Article By DONNA KENNY KIRWAN, Photo by Butch Adams, from the Pawtucket Times
Saturday, 16 May 2009
PAWTUCKET — There’s a lot to be said for getting out of the office and talking to those in the trenches. That’s just what some of the state’s business leaders did on Friday morning in Pawtucket.
In what was billed as a “listening tour,” Secretary of State A. Ralph Mollis, Mark Hayward of the U.S. Small Business Administration and John Cronin of the Rhode Island Small Business Development Center at Johnson & Wales University visited six local ventures. The group started at Embolden Design, a Web-design, development and consulting firm located at 545 Pawtucket Ave., and then headed to Medical Knitted Structures at 358 Lowden St., a manufacturer of tubular bandages and prostheses.
Later that morning, the business leaders toured four small companies located in Hope Artiste Village at 999 to 1005 Main Street. Their stops included RhodeOne Technology Solutions, which does e-mail marketing; Charlie’s Playhouse, a maker of children’s educational products; Ahlers Design, a jewelry and custom giftware designer; and the Rosinha Restaurant, which offers Cape Verdean and Portuguese cuisine.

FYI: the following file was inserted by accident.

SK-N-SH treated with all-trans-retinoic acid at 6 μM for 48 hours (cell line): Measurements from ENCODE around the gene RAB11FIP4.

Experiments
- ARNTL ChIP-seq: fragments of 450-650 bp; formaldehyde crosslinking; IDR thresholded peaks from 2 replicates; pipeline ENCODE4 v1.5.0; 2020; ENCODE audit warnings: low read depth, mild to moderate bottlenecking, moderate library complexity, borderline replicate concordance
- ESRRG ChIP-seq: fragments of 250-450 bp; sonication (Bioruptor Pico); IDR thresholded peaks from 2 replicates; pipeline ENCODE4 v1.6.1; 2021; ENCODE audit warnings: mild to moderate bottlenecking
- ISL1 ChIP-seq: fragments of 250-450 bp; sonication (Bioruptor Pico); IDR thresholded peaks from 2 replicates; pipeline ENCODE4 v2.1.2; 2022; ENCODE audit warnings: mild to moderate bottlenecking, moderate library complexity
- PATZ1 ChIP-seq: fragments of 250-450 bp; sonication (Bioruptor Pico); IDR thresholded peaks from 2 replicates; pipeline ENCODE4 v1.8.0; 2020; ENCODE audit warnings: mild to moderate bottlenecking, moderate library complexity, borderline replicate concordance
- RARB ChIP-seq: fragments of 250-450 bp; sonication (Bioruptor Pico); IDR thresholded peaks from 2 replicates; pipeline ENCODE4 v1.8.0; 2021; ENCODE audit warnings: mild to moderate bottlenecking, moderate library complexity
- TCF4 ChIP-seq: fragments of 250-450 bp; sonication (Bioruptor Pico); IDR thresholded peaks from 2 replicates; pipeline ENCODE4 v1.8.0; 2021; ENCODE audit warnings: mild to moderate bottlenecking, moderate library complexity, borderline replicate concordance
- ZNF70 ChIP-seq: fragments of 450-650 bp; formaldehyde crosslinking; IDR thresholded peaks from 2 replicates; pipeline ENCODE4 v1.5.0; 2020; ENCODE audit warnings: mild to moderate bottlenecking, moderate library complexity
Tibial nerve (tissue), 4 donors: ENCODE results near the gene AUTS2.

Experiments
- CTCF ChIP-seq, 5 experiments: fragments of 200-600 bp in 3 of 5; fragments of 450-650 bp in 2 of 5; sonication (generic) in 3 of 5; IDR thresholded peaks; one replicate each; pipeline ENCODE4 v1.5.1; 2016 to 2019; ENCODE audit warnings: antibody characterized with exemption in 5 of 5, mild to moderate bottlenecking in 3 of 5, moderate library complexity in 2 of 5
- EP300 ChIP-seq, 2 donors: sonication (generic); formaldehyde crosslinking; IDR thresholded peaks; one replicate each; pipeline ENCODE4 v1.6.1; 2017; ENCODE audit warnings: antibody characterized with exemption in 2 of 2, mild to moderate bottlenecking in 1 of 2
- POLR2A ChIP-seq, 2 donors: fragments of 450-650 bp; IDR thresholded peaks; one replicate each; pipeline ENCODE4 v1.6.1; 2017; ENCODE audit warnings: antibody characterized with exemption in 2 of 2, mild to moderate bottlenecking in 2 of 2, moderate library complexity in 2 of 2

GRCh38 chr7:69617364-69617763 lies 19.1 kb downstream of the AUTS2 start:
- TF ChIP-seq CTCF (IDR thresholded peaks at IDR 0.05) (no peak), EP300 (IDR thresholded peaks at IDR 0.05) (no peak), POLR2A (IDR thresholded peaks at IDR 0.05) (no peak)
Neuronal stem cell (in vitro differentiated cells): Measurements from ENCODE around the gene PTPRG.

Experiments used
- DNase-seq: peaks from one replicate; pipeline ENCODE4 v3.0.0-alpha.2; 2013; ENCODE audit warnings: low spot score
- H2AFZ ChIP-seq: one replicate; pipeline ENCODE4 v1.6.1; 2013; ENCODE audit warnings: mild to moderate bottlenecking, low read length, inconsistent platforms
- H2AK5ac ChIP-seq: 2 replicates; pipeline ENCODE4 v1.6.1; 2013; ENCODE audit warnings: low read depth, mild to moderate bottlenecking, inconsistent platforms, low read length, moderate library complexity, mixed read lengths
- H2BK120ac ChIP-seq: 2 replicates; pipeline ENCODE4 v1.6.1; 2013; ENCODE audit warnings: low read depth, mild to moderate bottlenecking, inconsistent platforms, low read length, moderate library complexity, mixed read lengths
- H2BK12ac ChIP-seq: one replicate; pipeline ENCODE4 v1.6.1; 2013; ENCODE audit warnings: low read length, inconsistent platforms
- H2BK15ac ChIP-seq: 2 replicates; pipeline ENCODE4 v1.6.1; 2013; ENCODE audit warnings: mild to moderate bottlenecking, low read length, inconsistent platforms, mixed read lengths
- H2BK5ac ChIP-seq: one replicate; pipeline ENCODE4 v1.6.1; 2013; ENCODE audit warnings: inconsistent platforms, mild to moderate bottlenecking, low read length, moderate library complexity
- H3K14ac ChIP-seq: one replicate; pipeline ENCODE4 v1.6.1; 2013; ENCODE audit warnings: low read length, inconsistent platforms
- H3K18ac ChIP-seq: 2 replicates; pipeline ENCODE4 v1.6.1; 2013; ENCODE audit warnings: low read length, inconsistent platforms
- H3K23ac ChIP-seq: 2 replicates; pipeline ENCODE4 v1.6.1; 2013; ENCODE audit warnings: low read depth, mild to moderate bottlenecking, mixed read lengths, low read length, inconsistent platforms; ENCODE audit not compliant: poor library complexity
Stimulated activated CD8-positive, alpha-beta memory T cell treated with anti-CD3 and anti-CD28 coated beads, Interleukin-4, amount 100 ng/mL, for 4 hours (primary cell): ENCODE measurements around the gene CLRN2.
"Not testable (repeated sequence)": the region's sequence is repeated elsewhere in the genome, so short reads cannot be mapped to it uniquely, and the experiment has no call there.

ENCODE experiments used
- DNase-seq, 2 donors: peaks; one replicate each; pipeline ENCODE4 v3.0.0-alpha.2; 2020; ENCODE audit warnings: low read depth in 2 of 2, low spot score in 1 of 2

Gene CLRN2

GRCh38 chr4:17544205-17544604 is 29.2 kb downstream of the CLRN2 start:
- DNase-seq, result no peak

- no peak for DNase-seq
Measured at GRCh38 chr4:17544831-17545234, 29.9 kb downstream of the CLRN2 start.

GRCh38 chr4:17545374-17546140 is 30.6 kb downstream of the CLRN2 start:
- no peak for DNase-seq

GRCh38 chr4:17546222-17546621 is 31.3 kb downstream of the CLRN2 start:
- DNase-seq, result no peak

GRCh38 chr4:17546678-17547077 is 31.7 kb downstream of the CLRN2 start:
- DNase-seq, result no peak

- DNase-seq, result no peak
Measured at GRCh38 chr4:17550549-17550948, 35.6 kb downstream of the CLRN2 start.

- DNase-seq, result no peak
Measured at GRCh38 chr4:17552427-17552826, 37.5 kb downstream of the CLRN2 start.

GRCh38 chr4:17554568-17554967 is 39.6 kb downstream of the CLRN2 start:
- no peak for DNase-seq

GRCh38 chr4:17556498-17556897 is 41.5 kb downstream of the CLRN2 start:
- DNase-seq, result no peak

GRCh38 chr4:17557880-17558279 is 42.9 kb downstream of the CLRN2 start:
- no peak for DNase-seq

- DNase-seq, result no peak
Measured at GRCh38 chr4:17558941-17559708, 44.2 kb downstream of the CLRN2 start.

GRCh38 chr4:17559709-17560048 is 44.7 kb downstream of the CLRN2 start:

Mollis said that since taking office, he has made economic development, especially for small businesses, a top priority. “I’m convinced that small businesses are the backbone of our economy. I want to let them know that they have an understanding ear in our office,” he stated. Mollis said he has conducted similar tours in Providence and South County, but this is the first such walkabout held in Pawtucket. He said the purpose of the tours are two-fold: to provide information on what resources are available for small businesses and to listen to their personal experiences and concerns in order to see what the state can do to be more encouraging.
Of particular interest to Mollis is the history behind the businesses and the individual reasons why the owners chose to locate in Rhode Island and why they stay. He noted the number of well-respected educational institutions located in the state, and said he wants to find ways to stem the tide of graduates who leave in order to find jobs. “Our goal is to be a lot more pro-active to small businesses,” he added.
Hayward, who heads up the U.S. Small Business Administration Center, holds weekly meetings with Mollis’ office to discuss the local economic climate. He said there has been an effort on the part of Mollis’ staff to forge a strong relationship between the two offices. For example, when a new business registers with the Secretary of State’s office, they are given information about the SBA and what kinds of financial assistance and loan programs are available. “We need to be able to support out home-grown businesses,” he stated.